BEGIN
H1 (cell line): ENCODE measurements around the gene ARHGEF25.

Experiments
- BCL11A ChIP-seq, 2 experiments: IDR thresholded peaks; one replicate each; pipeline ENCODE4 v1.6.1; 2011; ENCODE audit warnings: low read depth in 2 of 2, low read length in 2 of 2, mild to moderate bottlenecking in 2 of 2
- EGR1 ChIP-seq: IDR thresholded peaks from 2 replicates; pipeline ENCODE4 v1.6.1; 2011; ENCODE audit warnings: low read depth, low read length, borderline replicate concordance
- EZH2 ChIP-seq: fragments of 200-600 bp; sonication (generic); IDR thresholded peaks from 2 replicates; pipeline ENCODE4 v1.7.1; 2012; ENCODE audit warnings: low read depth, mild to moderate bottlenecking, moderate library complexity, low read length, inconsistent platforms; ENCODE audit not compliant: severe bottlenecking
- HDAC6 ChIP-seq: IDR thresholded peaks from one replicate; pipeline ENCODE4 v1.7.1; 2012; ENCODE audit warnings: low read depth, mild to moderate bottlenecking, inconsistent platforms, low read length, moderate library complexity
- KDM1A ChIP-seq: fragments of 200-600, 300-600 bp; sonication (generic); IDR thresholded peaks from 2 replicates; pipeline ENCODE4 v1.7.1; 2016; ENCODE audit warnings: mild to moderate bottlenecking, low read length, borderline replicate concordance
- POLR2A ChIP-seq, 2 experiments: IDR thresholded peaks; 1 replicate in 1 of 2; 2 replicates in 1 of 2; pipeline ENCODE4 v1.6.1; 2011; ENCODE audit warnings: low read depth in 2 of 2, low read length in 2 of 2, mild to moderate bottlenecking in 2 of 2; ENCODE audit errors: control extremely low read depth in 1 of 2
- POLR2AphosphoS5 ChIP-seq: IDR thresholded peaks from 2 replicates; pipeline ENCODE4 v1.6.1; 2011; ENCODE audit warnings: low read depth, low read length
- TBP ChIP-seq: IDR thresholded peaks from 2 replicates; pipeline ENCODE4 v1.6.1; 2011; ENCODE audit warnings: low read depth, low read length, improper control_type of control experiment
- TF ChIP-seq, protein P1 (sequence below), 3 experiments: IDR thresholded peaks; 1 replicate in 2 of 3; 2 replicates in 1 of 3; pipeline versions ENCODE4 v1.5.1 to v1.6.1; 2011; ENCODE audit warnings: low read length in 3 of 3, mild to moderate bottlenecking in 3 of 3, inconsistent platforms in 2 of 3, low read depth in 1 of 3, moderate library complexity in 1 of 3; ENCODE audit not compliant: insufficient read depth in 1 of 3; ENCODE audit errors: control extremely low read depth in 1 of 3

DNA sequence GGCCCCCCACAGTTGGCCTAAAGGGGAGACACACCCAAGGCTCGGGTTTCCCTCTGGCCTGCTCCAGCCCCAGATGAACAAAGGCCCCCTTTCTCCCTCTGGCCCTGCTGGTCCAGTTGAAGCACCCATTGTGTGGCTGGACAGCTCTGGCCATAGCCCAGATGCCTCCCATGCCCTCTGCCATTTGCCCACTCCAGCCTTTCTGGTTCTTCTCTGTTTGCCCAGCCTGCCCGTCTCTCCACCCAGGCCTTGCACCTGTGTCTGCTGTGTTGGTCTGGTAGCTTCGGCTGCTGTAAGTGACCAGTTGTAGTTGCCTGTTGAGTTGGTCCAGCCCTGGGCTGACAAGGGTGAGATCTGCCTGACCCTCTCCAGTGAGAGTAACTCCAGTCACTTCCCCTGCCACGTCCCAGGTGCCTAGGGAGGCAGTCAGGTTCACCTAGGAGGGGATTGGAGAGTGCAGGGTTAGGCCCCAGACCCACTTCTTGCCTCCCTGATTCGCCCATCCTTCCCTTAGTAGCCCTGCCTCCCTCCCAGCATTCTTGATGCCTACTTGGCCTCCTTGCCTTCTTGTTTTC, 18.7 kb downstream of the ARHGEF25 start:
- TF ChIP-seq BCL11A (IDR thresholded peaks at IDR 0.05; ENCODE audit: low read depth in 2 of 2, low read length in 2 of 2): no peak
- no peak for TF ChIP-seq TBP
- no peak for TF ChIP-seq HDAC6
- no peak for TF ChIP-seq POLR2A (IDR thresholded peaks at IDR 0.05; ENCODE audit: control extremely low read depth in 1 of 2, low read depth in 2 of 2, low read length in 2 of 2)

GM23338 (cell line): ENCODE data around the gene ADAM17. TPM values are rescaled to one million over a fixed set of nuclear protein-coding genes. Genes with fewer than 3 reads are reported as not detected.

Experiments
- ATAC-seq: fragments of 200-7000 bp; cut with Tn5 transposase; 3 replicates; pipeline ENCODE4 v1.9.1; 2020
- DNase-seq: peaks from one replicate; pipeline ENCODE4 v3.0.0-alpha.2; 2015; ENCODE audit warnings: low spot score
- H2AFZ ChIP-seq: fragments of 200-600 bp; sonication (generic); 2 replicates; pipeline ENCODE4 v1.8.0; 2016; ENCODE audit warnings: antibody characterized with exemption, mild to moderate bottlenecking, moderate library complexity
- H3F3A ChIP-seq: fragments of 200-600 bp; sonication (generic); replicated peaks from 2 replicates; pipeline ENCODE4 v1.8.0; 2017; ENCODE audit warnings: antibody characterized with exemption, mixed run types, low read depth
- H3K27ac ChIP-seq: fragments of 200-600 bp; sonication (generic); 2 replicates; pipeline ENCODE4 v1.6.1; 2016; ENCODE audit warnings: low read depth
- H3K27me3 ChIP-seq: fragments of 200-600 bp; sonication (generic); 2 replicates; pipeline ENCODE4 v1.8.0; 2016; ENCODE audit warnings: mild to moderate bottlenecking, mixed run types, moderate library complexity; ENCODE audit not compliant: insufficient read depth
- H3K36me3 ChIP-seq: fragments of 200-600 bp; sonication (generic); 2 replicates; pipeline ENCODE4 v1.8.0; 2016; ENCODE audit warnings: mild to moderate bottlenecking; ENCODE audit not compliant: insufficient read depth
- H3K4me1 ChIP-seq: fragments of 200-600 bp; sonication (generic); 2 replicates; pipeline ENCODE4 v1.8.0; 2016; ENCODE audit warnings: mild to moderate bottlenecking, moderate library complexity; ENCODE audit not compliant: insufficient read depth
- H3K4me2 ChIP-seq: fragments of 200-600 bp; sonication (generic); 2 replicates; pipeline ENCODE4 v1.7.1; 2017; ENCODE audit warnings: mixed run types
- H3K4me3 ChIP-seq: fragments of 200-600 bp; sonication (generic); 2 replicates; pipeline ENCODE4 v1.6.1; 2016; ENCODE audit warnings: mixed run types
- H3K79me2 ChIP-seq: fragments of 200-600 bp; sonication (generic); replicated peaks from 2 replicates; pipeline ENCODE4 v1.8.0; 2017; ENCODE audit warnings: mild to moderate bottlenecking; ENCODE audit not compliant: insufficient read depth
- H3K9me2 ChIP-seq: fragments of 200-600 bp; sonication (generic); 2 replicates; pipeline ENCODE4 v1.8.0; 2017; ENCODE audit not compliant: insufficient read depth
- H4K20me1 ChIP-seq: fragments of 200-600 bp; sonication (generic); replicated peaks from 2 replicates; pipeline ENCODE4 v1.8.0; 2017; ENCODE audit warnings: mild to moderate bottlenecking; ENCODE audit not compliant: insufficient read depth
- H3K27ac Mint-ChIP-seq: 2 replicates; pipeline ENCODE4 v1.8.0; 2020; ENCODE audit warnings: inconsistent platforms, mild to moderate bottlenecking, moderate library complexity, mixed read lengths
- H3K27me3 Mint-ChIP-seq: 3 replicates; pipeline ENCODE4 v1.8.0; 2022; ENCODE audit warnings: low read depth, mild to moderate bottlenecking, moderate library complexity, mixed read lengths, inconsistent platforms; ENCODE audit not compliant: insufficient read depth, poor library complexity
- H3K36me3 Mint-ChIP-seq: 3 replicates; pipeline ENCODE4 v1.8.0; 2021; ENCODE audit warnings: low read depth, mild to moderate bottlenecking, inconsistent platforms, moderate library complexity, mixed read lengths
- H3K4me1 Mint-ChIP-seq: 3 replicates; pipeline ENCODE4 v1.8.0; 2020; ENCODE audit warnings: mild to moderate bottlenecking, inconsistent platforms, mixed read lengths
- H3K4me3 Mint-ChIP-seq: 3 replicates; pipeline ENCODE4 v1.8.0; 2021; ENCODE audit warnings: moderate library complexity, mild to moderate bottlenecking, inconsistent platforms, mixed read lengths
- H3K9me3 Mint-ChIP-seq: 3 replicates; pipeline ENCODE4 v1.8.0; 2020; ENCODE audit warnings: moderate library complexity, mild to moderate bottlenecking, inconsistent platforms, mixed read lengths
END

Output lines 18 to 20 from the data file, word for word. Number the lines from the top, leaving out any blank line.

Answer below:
Experiments
- ATAC-seq: fragments of 200-7000 bp; cut with Tn5 transposase; 3 replicates; pipeline ENCODE4 v1.9.1; 2020
- DNase-seq: peaks from one replicate; pipeline ENCODE4 v3.0.0-alpha.2; 2015; ENCODE audit warnings: low spot score